12 Matching Annotations
  1. Oct 2018
    1. Token binding makes session hijacking harder by creating an identifier that is based on a private key. The client generates a public/private key pair for every site that it wants to use token binding on. When it connects to the server it signs something and sends this signature along with the public key to the server. The server verifies the signature against the public key. This way, the server knows that this client is in possession of the private key. After this verification step, the public key is passed to the application. This public key uniquely identifies the client, just as a session cookie would. However, it is no longer possible to simply steal the identifier and impersonate someone. The private key is kept secret and the identifier is checked against it. Without access to the private key it is not possible to reproduce a valid identifier. Even if an attacker intercepts the signature, he can’t use this in another connection. The signature is over the public key and the keying material of the current TLS connection. When a new TLS connection is created, a new signature is needed. This means that if the attacker intercepts the signature, he can’t reuse it in a new connection to the server.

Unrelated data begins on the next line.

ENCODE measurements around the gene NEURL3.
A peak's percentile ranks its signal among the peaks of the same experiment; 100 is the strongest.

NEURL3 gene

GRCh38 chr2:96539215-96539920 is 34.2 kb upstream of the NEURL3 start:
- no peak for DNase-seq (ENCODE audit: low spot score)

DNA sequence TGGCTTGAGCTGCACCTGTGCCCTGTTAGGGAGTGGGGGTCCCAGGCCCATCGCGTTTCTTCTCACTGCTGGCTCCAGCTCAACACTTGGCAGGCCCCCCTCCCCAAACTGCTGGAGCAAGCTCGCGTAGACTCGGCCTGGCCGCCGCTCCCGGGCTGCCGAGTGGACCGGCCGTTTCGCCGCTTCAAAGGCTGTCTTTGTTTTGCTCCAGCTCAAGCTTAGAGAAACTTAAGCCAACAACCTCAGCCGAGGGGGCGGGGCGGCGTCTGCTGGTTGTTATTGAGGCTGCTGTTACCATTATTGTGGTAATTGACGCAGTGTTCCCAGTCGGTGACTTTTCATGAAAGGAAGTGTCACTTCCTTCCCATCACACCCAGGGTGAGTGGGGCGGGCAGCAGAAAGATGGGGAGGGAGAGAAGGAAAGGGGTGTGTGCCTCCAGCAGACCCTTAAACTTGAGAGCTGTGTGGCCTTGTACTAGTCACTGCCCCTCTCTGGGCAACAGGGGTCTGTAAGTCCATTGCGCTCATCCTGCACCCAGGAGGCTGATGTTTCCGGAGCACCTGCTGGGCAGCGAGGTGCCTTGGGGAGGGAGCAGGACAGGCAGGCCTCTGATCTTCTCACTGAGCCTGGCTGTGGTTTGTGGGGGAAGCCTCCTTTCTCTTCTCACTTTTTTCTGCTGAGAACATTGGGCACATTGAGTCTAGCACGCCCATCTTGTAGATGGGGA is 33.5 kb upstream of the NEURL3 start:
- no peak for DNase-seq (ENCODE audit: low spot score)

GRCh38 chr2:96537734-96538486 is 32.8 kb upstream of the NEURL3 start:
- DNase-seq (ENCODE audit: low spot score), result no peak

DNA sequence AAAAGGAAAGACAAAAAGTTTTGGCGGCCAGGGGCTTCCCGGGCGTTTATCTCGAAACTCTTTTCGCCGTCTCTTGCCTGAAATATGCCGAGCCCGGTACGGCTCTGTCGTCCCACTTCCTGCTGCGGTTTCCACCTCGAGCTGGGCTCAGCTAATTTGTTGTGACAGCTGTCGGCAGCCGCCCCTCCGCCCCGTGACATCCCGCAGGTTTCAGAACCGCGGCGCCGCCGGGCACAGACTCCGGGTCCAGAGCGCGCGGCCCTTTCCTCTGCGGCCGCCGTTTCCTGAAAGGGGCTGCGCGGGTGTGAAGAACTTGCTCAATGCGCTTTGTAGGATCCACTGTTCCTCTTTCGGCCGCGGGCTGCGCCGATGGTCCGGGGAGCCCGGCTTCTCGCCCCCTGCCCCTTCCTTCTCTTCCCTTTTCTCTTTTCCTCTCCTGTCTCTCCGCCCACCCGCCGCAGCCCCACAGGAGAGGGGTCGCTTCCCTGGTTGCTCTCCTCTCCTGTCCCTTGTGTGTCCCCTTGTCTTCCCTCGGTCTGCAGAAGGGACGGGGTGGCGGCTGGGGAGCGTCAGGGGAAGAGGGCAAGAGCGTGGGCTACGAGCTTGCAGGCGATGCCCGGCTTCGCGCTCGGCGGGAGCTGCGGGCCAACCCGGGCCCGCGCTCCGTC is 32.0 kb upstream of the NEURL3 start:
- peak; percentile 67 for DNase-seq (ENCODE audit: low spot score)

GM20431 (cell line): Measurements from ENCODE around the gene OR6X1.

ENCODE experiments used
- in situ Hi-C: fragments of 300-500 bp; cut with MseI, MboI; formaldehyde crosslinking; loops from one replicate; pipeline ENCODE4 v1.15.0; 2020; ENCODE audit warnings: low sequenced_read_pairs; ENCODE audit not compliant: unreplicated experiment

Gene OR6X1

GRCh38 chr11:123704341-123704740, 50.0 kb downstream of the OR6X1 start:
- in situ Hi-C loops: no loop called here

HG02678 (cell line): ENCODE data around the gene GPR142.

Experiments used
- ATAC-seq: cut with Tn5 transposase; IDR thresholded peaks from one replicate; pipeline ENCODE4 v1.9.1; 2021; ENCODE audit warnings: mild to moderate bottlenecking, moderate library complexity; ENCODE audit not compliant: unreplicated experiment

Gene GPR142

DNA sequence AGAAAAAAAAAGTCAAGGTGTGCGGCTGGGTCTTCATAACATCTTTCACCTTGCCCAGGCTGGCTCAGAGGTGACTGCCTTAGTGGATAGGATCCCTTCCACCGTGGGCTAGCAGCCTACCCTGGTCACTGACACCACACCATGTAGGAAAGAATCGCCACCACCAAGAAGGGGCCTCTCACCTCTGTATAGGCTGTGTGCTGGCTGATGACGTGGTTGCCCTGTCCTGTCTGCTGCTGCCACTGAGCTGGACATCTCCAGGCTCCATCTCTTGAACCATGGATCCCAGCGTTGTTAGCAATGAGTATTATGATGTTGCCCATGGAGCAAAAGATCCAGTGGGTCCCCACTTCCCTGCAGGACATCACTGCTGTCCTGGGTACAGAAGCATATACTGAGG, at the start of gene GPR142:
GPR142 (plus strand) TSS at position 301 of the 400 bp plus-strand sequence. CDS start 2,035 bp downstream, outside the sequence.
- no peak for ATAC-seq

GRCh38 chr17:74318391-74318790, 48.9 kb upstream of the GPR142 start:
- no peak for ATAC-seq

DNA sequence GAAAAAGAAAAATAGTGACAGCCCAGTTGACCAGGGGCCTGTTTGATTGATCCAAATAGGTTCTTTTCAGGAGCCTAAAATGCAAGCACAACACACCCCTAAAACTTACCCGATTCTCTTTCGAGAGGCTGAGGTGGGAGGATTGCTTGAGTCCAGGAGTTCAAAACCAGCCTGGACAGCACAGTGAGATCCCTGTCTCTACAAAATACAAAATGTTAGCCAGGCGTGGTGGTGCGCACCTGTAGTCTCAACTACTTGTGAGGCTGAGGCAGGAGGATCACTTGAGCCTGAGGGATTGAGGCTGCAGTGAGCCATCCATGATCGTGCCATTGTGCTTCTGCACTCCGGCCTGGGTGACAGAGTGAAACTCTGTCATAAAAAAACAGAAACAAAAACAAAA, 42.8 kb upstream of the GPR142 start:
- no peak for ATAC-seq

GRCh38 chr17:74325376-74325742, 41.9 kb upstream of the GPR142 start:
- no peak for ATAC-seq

1. This NGINX module provides mechanism to cryptographically bind HTTP cookies to client's HTTPS channel using Token Binding, as defined by following IETF drafts:
    1. This document specifies version 1.0 of the Token Binding protocol. The Token Binding protocol allows client/server applications to create long-lived, uniquely identifiable TLS bindings spanning multiple TLS sessions and connections. Applications are then enabled to cryptographically bind security tokens to the TLS layer, preventing token export and replay attacks. To protect privacy, the Token Binding identifiers are only conveyed over TLS and can be reset by the user at any time.